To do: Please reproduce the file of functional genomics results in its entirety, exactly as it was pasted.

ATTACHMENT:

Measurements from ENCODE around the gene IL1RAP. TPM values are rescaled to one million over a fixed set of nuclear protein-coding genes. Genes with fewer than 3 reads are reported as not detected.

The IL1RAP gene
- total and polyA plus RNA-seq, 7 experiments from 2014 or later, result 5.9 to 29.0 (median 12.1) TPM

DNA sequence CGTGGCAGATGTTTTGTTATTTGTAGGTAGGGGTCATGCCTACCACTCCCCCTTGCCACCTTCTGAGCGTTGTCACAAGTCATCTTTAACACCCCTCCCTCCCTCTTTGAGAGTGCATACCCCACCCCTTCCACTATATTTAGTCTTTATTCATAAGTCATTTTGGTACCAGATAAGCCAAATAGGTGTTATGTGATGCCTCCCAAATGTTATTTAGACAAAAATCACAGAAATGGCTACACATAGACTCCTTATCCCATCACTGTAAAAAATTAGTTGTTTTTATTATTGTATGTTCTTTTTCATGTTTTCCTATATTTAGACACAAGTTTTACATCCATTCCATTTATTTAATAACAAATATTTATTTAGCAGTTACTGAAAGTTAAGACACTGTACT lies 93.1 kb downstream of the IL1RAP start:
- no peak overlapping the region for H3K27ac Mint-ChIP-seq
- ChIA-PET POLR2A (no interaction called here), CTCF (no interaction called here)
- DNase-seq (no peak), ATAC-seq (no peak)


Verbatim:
Measurements from ENCODE around the gene IL1RAP. TPM values are rescaled to one million over a fixed set of nuclear protein-coding genes. Genes with fewer than 3 reads are reported as not detected.

The IL1RAP gene
- total and polyA plus RNA-seq, 7 experiments from 2014 or later, result 5.9 to 29.0 (median 12.1) TPM

DNA sequence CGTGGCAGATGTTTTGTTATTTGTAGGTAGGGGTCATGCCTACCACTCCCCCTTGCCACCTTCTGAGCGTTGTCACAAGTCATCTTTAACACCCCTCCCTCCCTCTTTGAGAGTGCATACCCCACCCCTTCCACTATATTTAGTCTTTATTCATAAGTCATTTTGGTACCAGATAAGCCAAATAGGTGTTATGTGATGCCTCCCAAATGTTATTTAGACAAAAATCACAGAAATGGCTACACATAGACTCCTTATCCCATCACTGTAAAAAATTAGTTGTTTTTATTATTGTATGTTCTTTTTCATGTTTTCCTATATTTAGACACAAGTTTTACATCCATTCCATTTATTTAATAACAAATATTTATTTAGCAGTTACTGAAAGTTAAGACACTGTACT lies 93.1 kb downstream of the IL1RAP start:
- no peak overlapping the region for H3K27ac Mint-ChIP-seq
- ChIA-PET POLR2A (no interaction called here), CTCF (no interaction called here)
- DNase-seq (no peak), ATAC-seq (no peak)